[AB is looking for something inside an array
of cookie jars that are covering a table] Hi, I'm Alton Brown. And, gosh darn
it, I like cookies! I mean, cake is fine, pie is good, ice cream, fantastic.
Mousses, candy, tarts, éclairs, all very, very nice indeed. But cookies? Well,
they are really the perfect dessert, snack, dinner, lunch, and hey, what could
be better for breakfast?
Now, there is one specific cookie that is so fattening, so stickily
delicious, so downright wrong, that I only make it once a year. And that's at
the holidays, and I hide them, somewhere in here. I speak, of course, of the
divine, chocolate-covered macaroon! [squeals with delight]
After considerable consideration, I've decided to share this recipe with
the world. Not because I want to make it a happier place, but because I'm hoping
to protect my own supply against marauders and pillagers. So, let's bake.
It all begins, of course, with coconut. I'm using here, two seven-ounce
packages of sweetened, shredded coconut. To that, I'm adding one teaspoon of
vanilla extract, and of course, a pinch of kosher salt, which makes everything
taste better. At least I think so. Then, the secret ingredient, two ounces of
sweetened, condensed milk. And simply knead by hand.
Then, time to deal with some egg whites. I have here, four large egg whites
in my stand mixer, and I'm going to beat those on, kind of medium speed with the
whisk, until they become, ah, relatively frothy. And then we'll bring five
ounces of sugar to the party. Do this slowly, else your whites could become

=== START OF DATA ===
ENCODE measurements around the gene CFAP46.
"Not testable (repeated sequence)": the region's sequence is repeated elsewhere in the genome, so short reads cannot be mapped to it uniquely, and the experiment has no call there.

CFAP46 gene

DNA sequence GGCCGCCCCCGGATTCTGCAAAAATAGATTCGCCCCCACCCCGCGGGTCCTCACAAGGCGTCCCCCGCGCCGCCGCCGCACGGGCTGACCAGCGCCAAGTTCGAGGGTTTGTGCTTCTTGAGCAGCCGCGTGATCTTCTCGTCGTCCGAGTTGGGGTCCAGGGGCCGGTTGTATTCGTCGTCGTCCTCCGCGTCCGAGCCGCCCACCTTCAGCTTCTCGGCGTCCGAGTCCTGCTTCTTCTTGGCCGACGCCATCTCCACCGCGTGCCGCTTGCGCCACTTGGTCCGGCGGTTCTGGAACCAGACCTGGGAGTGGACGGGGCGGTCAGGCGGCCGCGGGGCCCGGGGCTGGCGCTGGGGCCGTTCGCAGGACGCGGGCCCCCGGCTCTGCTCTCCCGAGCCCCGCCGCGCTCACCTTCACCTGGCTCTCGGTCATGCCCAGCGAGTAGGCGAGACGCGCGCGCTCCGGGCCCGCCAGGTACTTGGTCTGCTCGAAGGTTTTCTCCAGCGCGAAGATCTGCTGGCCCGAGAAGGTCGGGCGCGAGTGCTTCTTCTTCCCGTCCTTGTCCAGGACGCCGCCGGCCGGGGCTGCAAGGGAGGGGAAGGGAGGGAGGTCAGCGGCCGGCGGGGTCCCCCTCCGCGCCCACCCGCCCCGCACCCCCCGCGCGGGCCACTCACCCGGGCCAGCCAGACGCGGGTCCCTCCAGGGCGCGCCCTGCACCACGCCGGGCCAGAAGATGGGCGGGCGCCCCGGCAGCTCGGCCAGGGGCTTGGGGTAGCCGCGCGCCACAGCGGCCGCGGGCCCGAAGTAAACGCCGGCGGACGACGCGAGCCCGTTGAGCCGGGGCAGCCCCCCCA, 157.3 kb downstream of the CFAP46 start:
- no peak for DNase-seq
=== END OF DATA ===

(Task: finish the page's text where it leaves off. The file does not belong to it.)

clumpy and nasty, and we don't want that. Now we're looking for medium peaks,
and medium peaks look pretty much like this [shows]. Good to go.
Now, our meringue, which is exactly what this is, is folded into the
coconut mixture in stages, and you want to integrate that best you can, without
deflating the eggs any more than absolutely necessary.
Once that is fully integrated, we will move that into tablespoon-size
mounds— I'm using a disher to do the job—onto
a sheet pan lined with parchment.
Now into a 325 degree oven for 20 to 25 minutes, and you'll have macaroons.
Now let those cool.
In the meantime, put two inches of water into a four-quart saucepan, and
over that, place a large, stainless steel bowl containing 12 ounces of
semi-sweet chocolate chips, and an ounce of vegetable shortening. Stir with a
spatula or spoon until it is melted and smooth and luscious. Remove.
Dip your cooled coconut balls into the warm chocolate, and then apply
chopped macadamia nuts if you like, before setting them off to cool and set.
You know, this is the kind of classic cookie that's really best kept, not
in a jar, but in a tin, between layers of wax paper, where they'll keep for up
to two weeks. Heck, they're so good, sometimes, I eat the wax paper! Hah hah hah
hah! I shouldn't have told you that.
Good Eats Gang
Transcribed by Michael Roberts
Proofread by Michael Menninger